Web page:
Exchange Rates - Knowing the Basics

Exchange rates are everywhere in society and are necessary in order to maintain an economic balance worldwide. People should learn more about them because of their importance but it is seldom that you meet a person who knows anything about exchange rates in depth. Here is an article that gets you started on the basics and explains how exchange rates are calculated, their use and why floating and fixed rate calculations should be combined.

We hear the term 'exchange rates' used so often that it seems to be devoid of any meaning. Yet few people ever dedicate the time to finding out what it actually means and get lost in a world of figures and jargon. It relates to the worth of one country currency against another. For example, the US Dollar will be valued against the Pound Sterling of the UK. In this instance, the Sterling is stronger than the Dollar which means that if you're traveling from the United States, your Dollar will buy you much less Sterling.

While this news may worry you in terms of how expensive things will be in a foreign country, remember that in theory at least, the price of goods should remain the same in relative terms because exchange rates keep the value of currencies at a level which should ensure that prices work out the same. Of course, you cannot legislate for a country cost of living. A loaf of bread bought in Manila will be much cheaper than one bought in London because of the relative weakness of the Philippines' economy compared to the UK.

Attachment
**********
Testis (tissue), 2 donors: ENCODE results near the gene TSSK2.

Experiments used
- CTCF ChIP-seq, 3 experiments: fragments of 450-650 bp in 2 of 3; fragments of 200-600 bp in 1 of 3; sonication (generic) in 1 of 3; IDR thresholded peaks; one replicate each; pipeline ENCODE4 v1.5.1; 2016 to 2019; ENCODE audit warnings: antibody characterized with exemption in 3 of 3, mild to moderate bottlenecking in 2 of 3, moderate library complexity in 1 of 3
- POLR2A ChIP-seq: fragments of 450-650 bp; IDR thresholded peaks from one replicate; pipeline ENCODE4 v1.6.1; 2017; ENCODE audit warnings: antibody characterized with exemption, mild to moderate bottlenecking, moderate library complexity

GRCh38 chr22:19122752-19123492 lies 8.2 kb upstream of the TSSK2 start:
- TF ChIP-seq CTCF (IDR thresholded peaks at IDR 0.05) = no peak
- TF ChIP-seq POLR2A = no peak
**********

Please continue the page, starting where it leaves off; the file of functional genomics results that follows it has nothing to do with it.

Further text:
Exchange rates are usually calculated by either a floating method or a fixed rate. As the name suggests, the fixed rate is the considered to be the official rate for a country because it has been set by that nation's Central Bank. Countries such as India which use neither the Euro nor Dollar will compare their currency to those as they are considered to be the benchmark in terms of currency strength. The Central Bank then has to stay busy buying and selling its own currency to ensure that it maintains the level that has been set.

The floating method is dictated by the levels of supply and demand for that currency on the private market. This market automatically corrects the currency depending on what the supply and demand for it is. Yet no government will risk utilizing only one of these methods because of the risky nature of the floating method. Although its supply and demand nature would seem to suggest that it is the ideal way of determining a currency's true value, the truth is that it is vulnerable to black market activities.

Constant speculations on an exchange rate that is dependent on the floating method is extremely risky indeed. These could cause a serious fluctuation which means that there would be criminal groups involved in trying to manipulate the currency for their own ends on a regular basis. Therefore, the fixed rate method also needs to be applied to ensure that exchange rates remain somewhat stable.




Source by Maureen Holland

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